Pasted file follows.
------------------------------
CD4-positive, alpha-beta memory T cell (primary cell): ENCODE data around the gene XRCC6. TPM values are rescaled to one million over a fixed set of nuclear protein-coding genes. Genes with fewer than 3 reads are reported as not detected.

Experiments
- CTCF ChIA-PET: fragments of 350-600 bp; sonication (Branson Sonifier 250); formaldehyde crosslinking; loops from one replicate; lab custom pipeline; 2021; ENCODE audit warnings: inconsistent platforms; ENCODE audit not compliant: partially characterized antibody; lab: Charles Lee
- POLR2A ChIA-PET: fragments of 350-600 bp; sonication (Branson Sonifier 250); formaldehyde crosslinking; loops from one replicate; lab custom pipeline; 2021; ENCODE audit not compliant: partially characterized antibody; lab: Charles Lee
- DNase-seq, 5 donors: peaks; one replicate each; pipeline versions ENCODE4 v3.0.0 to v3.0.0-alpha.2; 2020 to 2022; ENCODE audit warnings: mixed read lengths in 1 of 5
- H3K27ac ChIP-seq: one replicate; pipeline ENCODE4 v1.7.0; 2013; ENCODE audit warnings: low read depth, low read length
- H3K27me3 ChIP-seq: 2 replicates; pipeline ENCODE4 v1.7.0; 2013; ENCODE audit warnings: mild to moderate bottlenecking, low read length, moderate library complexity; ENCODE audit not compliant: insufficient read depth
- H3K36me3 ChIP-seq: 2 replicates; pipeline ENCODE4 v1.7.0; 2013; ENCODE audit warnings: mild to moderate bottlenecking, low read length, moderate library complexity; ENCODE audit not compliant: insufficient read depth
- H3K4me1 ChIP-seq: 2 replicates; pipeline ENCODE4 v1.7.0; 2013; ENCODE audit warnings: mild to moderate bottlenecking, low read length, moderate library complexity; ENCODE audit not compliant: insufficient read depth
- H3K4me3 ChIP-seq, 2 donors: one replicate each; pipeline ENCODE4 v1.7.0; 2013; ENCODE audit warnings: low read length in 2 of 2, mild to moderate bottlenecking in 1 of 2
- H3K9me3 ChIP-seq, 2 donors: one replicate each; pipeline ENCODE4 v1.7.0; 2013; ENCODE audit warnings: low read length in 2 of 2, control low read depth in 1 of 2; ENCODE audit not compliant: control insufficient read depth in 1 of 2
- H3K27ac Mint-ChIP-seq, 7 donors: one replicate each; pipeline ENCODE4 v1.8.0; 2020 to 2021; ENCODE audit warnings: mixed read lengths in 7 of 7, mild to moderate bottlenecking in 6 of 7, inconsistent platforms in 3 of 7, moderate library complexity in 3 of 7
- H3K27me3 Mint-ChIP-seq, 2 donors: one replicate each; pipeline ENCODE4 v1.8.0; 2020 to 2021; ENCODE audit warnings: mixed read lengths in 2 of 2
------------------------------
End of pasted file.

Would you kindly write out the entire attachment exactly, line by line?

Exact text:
CD4-positive, alpha-beta memory T cell (primary cell): ENCODE data around the gene XRCC6. TPM values are rescaled to one million over a fixed set of nuclear protein-coding genes. Genes with fewer than 3 reads are reported as not detected.

Experiments
- CTCF ChIA-PET: fragments of 350-600 bp; sonication (Branson Sonifier 250); formaldehyde crosslinking; loops from one replicate; lab custom pipeline; 2021; ENCODE audit warnings: inconsistent platforms; ENCODE audit not compliant: partially characterized antibody; lab: Charles Lee
- POLR2A ChIA-PET: fragments of 350-600 bp; sonication (Branson Sonifier 250); formaldehyde crosslinking; loops from one replicate; lab custom pipeline; 2021; ENCODE audit not compliant: partially characterized antibody; lab: Charles Lee
- DNase-seq, 5 donors: peaks; one replicate each; pipeline versions ENCODE4 v3.0.0 to v3.0.0-alpha.2; 2020 to 2022; ENCODE audit warnings: mixed read lengths in 1 of 5
- H3K27ac ChIP-seq: one replicate; pipeline ENCODE4 v1.7.0; 2013; ENCODE audit warnings: low read depth, low read length
- H3K27me3 ChIP-seq: 2 replicates; pipeline ENCODE4 v1.7.0; 2013; ENCODE audit warnings: mild to moderate bottlenecking, low read length, moderate library complexity; ENCODE audit not compliant: insufficient read depth
- H3K36me3 ChIP-seq: 2 replicates; pipeline ENCODE4 v1.7.0; 2013; ENCODE audit warnings: mild to moderate bottlenecking, low read length, moderate library complexity; ENCODE audit not compliant: insufficient read depth
- H3K4me1 ChIP-seq: 2 replicates; pipeline ENCODE4 v1.7.0; 2013; ENCODE audit warnings: mild to moderate bottlenecking, low read length, moderate library complexity; ENCODE audit not compliant: insufficient read depth
- H3K4me3 ChIP-seq, 2 donors: one replicate each; pipeline ENCODE4 v1.7.0; 2013; ENCODE audit warnings: low read length in 2 of 2, mild to moderate bottlenecking in 1 of 2
- H3K9me3 ChIP-seq, 2 donors: one replicate each; pipeline ENCODE4 v1.7.0; 2013; ENCODE audit warnings: low read length in 2 of 2, control low read depth in 1 of 2; ENCODE audit not compliant: control insufficient read depth in 1 of 2
- H3K27ac Mint-ChIP-seq, 7 donors: one replicate each; pipeline ENCODE4 v1.8.0; 2020 to 2021; ENCODE audit warnings: mixed read lengths in 7 of 7, mild to moderate bottlenecking in 6 of 7, inconsistent platforms in 3 of 7, moderate library complexity in 3 of 7
- H3K27me3 Mint-ChIP-seq, 2 donors: one replicate each; pipeline ENCODE4 v1.8.0; 2020 to 2021; ENCODE audit warnings: mixed read lengths in 2 of 2